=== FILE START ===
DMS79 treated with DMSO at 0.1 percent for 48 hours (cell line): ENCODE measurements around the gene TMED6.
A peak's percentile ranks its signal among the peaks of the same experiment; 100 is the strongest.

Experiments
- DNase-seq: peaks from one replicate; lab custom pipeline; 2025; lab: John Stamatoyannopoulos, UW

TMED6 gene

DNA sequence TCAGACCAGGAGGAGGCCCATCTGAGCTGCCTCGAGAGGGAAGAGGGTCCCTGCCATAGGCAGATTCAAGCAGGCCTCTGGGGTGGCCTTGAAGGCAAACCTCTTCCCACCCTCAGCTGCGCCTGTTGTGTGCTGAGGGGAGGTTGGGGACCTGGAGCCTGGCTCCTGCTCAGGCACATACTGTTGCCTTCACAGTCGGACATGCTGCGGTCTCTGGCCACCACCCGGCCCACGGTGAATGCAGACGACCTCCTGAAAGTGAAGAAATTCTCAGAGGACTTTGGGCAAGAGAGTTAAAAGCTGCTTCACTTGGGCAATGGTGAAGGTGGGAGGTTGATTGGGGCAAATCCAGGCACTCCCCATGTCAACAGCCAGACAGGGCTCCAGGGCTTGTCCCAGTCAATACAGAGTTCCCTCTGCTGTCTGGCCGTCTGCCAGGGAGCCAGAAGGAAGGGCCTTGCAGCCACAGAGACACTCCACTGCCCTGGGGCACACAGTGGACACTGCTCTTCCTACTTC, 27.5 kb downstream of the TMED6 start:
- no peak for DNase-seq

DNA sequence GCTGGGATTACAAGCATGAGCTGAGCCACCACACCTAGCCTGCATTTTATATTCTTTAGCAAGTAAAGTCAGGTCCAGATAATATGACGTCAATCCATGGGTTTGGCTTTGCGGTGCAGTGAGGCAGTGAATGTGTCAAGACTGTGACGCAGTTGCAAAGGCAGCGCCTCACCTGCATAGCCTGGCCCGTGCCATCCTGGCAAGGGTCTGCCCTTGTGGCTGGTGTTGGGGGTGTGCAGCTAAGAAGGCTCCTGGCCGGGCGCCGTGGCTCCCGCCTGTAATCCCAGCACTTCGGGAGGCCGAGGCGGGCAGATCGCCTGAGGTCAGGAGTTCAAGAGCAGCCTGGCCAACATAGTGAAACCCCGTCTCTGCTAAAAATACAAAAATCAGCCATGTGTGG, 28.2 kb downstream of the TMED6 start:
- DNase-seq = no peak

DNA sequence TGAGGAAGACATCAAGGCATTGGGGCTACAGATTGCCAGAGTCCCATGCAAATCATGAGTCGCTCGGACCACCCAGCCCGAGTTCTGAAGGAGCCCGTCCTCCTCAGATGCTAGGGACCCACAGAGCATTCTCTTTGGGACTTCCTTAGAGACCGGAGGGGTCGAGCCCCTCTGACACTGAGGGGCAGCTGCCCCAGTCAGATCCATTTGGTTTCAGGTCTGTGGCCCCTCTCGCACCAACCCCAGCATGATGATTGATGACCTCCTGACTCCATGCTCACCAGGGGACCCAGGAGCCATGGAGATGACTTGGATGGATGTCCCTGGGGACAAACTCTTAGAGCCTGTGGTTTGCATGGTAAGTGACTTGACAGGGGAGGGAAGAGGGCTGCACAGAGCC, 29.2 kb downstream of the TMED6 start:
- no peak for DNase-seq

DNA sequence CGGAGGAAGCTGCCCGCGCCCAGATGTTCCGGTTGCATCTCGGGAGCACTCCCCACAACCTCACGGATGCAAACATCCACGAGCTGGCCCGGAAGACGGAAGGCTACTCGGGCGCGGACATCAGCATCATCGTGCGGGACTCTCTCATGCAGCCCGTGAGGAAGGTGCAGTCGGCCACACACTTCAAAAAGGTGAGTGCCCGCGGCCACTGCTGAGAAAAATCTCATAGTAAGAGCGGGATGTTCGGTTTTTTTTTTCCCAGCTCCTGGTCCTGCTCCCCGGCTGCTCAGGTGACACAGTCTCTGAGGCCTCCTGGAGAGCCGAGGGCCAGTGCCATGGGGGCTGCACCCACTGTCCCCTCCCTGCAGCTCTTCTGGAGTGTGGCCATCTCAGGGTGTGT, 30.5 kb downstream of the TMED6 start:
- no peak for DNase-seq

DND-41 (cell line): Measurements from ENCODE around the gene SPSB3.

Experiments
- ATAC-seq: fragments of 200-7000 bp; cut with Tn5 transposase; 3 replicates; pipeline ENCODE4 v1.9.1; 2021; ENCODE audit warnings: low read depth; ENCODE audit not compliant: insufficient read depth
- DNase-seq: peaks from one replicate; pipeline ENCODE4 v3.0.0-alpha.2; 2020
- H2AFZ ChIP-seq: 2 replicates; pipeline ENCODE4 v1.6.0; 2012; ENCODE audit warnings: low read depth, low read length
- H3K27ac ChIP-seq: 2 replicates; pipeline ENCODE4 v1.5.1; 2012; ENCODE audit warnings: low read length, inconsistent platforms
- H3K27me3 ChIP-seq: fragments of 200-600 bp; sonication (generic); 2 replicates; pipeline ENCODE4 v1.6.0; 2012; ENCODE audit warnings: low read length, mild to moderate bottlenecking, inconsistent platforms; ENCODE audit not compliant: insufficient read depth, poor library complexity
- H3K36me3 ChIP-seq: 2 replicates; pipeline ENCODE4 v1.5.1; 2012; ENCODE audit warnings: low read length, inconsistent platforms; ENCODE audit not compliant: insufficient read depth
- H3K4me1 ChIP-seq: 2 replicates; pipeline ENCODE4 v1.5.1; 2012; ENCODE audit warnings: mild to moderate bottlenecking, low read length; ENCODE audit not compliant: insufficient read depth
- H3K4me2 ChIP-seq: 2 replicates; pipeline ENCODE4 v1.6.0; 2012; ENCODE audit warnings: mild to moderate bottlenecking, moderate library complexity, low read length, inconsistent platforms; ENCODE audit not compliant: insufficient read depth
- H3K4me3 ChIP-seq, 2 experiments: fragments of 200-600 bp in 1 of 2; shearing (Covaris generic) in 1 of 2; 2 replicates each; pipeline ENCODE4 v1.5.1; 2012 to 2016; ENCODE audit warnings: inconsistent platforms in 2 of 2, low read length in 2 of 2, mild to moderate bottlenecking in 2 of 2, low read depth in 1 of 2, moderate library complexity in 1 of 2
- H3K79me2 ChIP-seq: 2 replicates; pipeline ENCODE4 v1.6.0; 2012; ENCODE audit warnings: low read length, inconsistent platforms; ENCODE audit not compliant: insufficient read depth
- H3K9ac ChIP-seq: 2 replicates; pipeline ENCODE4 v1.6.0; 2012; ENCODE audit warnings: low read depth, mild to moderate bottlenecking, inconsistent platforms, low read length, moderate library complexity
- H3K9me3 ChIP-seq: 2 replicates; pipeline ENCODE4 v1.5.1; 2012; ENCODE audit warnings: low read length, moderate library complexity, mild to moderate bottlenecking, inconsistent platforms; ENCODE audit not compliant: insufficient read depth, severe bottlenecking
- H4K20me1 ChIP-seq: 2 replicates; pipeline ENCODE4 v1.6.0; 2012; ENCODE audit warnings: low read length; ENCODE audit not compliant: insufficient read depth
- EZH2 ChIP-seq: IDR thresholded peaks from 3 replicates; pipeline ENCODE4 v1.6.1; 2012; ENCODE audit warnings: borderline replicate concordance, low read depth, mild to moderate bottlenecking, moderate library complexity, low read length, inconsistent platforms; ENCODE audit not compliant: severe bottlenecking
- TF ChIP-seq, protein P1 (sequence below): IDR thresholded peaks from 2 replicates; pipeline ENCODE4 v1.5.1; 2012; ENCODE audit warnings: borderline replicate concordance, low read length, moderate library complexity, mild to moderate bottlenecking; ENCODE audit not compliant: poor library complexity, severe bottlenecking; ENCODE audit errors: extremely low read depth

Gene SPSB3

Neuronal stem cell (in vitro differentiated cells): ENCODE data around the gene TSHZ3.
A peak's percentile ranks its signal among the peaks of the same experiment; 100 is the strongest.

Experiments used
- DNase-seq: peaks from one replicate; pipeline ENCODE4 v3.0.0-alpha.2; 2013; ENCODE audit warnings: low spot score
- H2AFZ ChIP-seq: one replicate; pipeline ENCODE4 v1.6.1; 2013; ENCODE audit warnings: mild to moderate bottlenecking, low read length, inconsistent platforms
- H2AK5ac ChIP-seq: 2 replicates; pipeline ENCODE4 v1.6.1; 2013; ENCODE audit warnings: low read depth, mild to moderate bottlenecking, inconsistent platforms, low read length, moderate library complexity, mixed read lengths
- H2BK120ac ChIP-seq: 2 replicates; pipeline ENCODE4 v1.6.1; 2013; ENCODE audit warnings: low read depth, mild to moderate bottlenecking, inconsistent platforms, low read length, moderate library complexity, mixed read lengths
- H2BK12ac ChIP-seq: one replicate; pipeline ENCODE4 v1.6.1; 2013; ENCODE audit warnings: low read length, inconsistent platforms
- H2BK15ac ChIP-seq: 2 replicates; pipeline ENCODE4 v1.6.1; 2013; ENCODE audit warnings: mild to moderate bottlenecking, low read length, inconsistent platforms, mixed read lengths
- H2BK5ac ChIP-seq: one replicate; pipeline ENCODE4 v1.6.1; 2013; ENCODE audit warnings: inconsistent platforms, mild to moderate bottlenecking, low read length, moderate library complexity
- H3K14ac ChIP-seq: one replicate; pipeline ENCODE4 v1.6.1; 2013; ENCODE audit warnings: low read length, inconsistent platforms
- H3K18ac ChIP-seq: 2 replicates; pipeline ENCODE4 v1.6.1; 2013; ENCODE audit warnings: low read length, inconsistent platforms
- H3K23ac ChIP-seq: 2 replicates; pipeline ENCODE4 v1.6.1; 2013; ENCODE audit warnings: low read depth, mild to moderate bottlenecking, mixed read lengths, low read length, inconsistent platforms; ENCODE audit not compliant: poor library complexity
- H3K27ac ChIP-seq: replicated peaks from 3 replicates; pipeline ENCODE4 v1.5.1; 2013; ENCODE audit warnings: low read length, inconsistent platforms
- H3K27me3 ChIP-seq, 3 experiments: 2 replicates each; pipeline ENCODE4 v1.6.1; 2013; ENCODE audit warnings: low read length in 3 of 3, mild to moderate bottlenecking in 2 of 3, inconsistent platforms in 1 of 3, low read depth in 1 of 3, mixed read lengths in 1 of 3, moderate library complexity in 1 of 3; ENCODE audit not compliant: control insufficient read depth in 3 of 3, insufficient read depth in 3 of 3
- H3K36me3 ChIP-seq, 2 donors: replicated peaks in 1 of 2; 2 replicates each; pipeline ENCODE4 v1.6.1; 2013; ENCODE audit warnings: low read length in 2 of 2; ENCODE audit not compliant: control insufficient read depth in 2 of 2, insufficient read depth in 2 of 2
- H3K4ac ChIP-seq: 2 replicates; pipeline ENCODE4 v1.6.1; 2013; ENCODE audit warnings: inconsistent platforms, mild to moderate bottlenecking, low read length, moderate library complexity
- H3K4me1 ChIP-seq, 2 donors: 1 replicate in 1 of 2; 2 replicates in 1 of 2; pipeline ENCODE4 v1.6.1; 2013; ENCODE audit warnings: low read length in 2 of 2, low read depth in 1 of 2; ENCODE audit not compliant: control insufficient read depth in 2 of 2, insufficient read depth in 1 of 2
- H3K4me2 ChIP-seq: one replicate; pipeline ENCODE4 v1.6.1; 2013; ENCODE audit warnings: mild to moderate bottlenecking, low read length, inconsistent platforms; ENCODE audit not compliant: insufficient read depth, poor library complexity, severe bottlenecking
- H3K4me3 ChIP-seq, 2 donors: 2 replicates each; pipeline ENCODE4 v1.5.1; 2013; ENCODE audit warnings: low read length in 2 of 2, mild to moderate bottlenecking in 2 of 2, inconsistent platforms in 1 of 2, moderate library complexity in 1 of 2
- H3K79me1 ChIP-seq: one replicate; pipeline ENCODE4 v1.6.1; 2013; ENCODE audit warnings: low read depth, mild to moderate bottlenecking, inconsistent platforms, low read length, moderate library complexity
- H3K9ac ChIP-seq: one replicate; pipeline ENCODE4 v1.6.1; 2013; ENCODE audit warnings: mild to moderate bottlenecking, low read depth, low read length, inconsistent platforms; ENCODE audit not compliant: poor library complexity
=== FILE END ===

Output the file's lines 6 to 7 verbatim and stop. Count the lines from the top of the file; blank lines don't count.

DNA sequence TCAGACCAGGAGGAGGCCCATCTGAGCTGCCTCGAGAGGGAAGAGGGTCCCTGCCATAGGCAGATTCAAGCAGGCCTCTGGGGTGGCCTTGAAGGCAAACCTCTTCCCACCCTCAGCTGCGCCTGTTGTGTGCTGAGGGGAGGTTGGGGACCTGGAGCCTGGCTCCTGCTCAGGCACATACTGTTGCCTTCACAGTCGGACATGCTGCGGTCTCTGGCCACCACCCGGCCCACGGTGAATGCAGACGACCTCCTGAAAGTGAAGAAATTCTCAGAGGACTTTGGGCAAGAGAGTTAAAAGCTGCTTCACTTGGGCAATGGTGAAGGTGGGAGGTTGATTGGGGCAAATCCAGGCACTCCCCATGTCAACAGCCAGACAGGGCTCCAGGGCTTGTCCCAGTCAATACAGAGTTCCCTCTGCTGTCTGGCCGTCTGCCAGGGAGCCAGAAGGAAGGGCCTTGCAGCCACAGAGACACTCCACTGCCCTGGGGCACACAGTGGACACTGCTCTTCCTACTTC, 27.5 kb downstream of the TMED6 start:
- no peak for DNase-seq